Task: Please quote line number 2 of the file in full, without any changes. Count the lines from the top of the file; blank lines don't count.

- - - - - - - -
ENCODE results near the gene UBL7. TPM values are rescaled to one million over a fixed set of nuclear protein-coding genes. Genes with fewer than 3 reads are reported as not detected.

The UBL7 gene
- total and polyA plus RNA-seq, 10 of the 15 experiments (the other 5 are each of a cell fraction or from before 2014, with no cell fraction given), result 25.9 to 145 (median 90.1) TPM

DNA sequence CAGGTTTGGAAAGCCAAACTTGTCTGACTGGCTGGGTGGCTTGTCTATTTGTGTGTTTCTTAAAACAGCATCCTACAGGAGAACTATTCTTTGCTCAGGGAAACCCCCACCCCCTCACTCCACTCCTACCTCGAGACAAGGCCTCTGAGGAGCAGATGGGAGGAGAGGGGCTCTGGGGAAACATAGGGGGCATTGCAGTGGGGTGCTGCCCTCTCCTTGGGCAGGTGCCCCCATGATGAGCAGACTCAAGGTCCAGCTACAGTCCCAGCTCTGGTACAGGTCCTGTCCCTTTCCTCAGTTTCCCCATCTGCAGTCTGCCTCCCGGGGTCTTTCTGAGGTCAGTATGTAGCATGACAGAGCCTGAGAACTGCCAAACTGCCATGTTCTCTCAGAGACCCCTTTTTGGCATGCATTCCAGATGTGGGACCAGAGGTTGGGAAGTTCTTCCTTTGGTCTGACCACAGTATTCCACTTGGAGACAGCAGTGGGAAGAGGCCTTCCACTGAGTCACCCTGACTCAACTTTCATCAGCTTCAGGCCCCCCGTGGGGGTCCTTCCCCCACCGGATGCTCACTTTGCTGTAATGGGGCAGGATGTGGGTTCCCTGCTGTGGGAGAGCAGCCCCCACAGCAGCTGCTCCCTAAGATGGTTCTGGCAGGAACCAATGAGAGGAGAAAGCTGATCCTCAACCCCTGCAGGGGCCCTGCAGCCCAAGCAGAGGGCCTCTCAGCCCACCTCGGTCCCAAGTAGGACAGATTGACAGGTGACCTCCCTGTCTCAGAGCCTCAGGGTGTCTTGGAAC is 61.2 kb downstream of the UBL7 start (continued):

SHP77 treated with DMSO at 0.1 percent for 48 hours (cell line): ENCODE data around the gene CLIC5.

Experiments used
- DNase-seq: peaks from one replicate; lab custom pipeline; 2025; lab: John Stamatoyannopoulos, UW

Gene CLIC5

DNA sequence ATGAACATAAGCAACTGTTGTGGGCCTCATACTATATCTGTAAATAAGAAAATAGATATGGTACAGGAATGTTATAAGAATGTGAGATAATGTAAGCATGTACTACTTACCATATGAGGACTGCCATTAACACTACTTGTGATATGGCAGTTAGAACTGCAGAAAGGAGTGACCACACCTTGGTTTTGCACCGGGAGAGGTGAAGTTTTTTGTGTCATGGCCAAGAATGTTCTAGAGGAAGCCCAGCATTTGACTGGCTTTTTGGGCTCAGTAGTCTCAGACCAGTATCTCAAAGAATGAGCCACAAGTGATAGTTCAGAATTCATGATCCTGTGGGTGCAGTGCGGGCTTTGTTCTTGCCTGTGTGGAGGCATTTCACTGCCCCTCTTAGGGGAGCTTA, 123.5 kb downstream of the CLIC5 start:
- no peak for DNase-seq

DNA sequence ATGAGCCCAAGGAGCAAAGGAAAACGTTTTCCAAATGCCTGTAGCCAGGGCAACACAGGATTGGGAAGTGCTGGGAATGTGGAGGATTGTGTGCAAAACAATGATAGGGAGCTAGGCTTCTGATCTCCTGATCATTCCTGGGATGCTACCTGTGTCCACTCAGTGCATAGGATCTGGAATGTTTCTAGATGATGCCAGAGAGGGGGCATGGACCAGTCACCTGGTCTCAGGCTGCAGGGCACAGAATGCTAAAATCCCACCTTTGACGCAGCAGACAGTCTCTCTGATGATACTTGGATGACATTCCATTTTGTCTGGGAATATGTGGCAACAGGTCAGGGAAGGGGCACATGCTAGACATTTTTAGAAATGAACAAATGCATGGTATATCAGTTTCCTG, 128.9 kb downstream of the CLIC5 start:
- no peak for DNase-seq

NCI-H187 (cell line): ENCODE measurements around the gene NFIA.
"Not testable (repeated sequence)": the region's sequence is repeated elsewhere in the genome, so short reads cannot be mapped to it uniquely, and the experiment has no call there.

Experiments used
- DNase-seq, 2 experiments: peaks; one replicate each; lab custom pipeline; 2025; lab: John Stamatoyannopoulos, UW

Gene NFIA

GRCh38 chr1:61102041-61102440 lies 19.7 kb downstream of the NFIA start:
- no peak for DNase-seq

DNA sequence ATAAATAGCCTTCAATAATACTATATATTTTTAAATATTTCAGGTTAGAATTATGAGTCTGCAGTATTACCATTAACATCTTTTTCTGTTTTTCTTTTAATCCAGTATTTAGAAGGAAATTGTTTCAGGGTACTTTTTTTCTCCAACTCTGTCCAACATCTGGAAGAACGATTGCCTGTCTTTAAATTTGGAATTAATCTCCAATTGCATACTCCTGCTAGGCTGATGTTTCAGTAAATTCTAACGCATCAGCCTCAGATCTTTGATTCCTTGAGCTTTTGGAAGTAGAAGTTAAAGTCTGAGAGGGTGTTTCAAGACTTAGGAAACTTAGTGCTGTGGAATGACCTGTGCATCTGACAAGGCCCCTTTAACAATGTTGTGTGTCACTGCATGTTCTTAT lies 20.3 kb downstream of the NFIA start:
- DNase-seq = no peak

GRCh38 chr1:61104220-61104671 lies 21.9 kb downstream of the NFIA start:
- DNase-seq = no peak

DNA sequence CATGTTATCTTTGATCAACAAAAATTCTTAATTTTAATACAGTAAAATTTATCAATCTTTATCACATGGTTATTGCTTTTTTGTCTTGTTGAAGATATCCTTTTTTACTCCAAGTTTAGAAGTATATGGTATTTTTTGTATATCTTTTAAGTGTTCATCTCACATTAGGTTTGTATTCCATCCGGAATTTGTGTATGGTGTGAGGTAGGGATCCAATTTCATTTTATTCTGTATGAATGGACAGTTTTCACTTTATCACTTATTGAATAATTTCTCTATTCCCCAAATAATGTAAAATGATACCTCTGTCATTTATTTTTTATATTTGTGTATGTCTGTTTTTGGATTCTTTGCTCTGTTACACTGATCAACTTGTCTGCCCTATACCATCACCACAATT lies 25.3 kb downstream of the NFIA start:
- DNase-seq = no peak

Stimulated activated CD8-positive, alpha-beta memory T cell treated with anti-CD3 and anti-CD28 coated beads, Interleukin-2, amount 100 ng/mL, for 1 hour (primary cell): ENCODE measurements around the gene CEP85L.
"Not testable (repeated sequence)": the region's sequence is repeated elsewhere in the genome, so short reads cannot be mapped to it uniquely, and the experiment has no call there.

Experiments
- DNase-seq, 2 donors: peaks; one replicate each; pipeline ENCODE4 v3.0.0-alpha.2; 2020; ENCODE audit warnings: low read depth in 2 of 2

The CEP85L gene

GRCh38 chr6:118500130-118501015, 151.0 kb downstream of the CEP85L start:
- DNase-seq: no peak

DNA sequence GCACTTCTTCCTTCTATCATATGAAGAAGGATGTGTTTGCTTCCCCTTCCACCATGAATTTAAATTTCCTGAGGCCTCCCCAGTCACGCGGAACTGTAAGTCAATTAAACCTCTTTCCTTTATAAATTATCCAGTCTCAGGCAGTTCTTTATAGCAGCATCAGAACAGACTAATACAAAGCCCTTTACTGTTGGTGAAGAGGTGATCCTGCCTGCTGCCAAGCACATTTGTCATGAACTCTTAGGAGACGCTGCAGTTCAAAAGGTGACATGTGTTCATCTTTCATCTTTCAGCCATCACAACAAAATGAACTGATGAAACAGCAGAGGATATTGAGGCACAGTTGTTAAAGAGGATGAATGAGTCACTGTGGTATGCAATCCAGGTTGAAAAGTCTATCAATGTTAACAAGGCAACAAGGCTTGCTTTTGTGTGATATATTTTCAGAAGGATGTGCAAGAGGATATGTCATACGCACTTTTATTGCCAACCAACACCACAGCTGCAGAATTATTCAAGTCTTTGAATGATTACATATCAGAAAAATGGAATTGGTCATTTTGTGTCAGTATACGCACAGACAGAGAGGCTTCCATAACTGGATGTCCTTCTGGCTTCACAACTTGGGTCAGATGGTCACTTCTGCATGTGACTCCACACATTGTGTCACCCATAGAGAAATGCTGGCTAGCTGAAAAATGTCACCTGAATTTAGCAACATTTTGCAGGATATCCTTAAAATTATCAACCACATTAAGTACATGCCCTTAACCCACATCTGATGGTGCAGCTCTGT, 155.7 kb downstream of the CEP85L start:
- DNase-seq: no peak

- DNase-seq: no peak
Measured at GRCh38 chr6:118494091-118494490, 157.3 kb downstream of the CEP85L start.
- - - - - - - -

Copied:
The UBL7 gene